Glossy Gardens: The Most Instagrammable Gardens Around The World

With the influence of social media and the Instagramability of destinations becoming a deciding factor on where we visit, Penny McCormick selects the top ten gardens …

Villa d’Este, Tivoli, Italy : Marco Rubino/

Built in the 16th century by Cardinal Ippolito d’Este as a vanity project – this garden is considered a blueprint for Mannerist designs and has been much copied. Built on a slope, it contains references to mythical heroes, Ovid’s Metamorphosis, with fountains, nymphs, grottoes and water features still inciting awe.

Jardin Majorelle, Marrakech, Morocco : Balate Dorin/

Formerly the home of artist Jacques Majorelle, this is one of the most visited places in Morocco where you’ll find cacti, shady palms, an Islamic Art Museum, a Berber Museum and the Musée Yves Saint Laurent. The French fashion designer bought the property with his partner Pierre Berge.

Gardens by The Bay, Singapore : S-F/

“Super trees”, light and music shows, and over 40 varieties of roses including Angèle Pernet, Princess Anne and the Lady of Shalott are some of the highlights in this theatrical garden created on reclaimed land, which is the most Instagrammed in the world. Its steel-framed tree plantation is the backdrop to many visitor Instagram posts.

Kew Royal Botanic Gardens, Kew, United Kingdom : elRoce/

A UNESCO World Heritage site, the Royal Botanic Gardens at Kew is home to some 50,000 different species of plants. At present the glasswork of Dale Chihuly is exhibited in the space (until October 27) – a marriage of art, science and beauty.

Keukenhof, Lisse, Netherlands : Nickolay Antonov/

Also known as the “kitchen garden” or garden of Europe, more than seven million bulbs are planted at Keukenhof, Lisse, Netherlands, which in addition to an annual exhibit of tulips, houses different garden styles. From English landscaping to an historical walled garden and Japanese country garden, for horticulturalists this is a must-visit.

Jardim Botanico, Rio de Janeiro, Brazil : Alexandre Rotenburg/

In Rio’s southern zone, this 54-hectare space showcases the diversity of Brazilian flora and also the friendliness of its resident bird population. Over 6,000 species of plants are to be found here in addition to an orchid house, research centre and botanical library.

Longwood Gardens, Pennsylvania, USA: James Kirkikis/

From naturalistic to landscaped, with 20 indoor gardens and extensive greenhouses, Longwood is much more than an inspiring place to visit. It also offers a tuition-free two-year school of professional horticulture, a graduate programme, and extensive internships, as well as many horticultural and performing arts events each year – its Festival of Fountains is currently on until September 29.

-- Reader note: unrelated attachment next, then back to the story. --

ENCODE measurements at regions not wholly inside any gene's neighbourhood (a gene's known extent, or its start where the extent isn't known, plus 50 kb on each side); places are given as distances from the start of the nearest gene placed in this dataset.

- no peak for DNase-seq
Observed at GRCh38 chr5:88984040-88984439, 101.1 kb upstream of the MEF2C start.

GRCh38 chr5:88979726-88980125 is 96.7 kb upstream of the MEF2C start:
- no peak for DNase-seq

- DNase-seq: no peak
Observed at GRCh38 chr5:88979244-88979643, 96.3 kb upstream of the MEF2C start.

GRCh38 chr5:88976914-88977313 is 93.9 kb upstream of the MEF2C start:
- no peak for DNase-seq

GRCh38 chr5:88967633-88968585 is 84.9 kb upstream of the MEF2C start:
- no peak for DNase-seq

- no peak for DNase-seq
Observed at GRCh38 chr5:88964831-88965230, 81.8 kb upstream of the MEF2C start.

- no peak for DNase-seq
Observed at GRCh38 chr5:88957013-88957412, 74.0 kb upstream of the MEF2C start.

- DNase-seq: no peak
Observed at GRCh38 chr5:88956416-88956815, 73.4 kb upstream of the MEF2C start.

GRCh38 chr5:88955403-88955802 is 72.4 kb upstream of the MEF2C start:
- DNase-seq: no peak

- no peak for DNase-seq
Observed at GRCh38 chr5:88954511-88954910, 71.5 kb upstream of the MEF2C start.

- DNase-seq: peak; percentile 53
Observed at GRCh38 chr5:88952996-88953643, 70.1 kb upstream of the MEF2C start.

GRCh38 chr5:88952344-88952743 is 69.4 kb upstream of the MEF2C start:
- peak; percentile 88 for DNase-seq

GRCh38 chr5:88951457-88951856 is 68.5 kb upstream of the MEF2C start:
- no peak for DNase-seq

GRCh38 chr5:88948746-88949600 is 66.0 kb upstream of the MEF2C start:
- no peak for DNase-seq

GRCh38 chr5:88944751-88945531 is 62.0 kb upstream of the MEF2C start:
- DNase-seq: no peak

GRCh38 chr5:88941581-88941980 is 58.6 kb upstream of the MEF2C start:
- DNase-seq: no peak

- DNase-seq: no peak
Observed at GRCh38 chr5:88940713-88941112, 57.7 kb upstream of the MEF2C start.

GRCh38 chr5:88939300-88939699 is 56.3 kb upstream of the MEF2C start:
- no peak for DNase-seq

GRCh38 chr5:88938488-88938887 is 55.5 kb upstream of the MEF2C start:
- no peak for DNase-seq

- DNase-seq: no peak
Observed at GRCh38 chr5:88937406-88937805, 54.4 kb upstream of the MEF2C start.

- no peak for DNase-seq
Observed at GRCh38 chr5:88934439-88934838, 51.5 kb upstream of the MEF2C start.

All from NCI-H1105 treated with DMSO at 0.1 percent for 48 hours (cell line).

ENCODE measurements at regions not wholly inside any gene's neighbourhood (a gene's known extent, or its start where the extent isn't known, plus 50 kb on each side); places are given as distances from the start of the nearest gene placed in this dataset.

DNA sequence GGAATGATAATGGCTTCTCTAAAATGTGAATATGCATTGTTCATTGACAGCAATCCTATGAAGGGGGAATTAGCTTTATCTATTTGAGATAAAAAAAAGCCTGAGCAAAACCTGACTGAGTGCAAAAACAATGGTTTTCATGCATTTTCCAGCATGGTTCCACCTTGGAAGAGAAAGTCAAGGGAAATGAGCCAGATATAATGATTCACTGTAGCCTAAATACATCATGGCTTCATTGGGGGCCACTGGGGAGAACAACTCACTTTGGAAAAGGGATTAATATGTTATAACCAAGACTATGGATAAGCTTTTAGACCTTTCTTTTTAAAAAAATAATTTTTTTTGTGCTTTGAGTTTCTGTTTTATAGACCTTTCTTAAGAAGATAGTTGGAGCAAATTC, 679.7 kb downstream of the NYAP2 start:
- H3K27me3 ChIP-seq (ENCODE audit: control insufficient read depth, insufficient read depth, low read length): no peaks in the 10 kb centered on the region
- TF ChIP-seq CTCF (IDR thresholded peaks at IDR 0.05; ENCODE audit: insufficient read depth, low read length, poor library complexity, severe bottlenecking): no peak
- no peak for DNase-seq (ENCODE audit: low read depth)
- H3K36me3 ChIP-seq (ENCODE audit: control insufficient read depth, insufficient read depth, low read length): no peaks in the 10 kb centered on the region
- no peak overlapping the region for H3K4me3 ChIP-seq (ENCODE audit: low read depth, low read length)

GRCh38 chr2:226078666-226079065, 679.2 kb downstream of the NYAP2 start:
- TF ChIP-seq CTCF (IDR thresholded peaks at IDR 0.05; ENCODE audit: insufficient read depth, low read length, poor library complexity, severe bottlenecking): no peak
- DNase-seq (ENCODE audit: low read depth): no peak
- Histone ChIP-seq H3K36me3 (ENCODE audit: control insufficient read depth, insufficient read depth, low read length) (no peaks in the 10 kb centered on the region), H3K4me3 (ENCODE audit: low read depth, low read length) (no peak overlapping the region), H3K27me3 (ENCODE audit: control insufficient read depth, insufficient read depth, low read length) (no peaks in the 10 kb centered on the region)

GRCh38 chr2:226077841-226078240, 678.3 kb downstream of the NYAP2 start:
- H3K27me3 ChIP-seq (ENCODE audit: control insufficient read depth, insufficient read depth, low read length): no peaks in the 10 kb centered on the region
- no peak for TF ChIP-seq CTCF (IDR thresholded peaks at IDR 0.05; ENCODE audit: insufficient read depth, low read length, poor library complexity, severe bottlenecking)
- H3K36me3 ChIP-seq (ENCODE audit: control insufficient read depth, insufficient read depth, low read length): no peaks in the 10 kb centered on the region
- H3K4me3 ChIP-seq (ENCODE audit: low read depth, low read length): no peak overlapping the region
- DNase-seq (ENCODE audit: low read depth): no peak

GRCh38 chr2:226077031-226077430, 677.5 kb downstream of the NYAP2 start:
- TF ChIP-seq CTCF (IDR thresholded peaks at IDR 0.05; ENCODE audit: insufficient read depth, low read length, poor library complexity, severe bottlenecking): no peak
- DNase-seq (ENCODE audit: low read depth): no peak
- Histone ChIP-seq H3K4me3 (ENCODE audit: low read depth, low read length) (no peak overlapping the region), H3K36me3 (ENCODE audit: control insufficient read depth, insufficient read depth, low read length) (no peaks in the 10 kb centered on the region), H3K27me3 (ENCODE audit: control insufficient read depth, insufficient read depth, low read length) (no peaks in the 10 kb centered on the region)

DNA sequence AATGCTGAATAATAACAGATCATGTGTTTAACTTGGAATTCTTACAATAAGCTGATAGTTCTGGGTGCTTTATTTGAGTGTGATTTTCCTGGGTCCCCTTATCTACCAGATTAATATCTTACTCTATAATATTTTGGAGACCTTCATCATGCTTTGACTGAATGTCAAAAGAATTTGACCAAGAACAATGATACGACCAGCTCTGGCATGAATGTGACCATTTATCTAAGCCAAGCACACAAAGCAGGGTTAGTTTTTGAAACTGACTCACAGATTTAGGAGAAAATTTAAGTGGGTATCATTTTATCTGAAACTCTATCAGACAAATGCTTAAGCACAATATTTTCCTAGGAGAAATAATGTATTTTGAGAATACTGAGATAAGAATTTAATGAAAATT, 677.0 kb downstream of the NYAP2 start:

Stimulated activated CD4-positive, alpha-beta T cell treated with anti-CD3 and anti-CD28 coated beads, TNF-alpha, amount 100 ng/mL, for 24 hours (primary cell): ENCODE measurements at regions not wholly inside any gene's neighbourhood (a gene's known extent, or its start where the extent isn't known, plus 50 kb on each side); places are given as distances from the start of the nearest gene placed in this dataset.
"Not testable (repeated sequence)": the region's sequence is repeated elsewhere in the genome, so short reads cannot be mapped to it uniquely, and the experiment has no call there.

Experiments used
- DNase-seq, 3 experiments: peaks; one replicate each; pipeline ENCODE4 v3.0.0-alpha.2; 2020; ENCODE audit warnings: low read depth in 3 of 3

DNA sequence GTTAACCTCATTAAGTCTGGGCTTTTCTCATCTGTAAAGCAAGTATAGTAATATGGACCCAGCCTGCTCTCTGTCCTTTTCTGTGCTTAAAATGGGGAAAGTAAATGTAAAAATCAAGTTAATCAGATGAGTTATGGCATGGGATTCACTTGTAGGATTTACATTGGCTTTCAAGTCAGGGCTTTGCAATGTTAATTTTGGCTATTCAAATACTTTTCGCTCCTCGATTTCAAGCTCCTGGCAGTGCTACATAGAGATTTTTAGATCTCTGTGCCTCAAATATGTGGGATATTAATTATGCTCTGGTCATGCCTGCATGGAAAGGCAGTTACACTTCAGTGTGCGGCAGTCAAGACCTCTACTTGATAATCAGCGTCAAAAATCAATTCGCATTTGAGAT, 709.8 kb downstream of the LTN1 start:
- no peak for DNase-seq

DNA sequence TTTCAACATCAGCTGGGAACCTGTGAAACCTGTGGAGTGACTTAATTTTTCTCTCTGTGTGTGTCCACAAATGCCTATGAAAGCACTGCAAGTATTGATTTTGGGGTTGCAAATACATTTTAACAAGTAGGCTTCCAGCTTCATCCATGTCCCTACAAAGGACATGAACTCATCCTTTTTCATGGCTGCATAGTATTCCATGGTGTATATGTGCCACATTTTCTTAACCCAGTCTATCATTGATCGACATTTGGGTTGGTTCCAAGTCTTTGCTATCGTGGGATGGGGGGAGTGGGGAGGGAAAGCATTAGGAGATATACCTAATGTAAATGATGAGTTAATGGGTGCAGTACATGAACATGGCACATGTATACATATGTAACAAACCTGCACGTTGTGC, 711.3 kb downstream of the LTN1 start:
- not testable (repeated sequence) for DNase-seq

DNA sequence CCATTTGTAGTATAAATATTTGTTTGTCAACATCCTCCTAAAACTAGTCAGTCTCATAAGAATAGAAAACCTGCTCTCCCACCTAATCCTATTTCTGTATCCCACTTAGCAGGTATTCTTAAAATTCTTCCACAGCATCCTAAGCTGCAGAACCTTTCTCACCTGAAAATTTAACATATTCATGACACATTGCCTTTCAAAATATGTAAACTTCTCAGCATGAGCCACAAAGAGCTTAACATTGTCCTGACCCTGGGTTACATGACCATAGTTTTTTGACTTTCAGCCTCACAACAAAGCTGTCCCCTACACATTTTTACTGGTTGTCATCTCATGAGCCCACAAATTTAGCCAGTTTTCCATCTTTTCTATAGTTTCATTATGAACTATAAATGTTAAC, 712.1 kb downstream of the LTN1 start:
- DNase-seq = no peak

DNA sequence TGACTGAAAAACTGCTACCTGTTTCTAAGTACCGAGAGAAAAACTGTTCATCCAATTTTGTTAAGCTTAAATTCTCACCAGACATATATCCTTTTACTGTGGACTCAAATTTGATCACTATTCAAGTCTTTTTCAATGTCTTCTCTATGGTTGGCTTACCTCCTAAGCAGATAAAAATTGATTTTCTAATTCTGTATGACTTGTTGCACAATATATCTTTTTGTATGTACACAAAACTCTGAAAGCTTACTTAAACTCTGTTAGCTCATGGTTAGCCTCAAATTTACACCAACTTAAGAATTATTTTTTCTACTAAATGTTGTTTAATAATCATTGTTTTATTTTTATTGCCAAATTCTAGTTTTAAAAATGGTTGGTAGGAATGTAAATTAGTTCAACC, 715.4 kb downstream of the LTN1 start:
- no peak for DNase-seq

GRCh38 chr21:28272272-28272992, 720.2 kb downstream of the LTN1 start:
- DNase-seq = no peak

Eden Project, Cornwall, United Kingdom : Francesco Carruci/

The educational charity is known for its massive biomes housing the largest rainforest in captivity. The aim of the project is “connection” and how to work towards a better future.  Stunning plants, contemporary gardens, summer concerts and an exciting programme of events make this one of the most popular visitor attractions in the UK.

Summer Palace, Beijing, China : Danita Delmont/

Dating from the Qing dynasty in the 18th century, this collection of lakes, gardens, pavilions and palaces epitomises Chinese garden design and is called “Nourishing Peace Garden” in the Chinese language. It is best seen in summer, but comfortable walking shoes are recommended such is its vastness. Special points of interest include Kunming Lake, The Long Corridor, Longevity Hill and The Garden of Virtue and Harmony.

Kirstenbosch National Botanical Garden, Cape Town, South Africa : EcoPrint/

On the slopes of Cape Town’s Table Mountain, Kirstenbosch houses a fragrance garden, a medicinal garden, a Protea garden (especially pretty in spring), a braille trail and a cycad amphitheatre. There are also life-sized sculptures of dinosaurs throughout the garden alongside African stone sculptures and bronze animals by Dylan Lewis. As a picnic location in Cape Town this is second to none.

The research for this feature was carried out by Faraway Furniture who analysed the number of times botanic gardens have been shared on Instagram and their hashtags.

Penny McCormick

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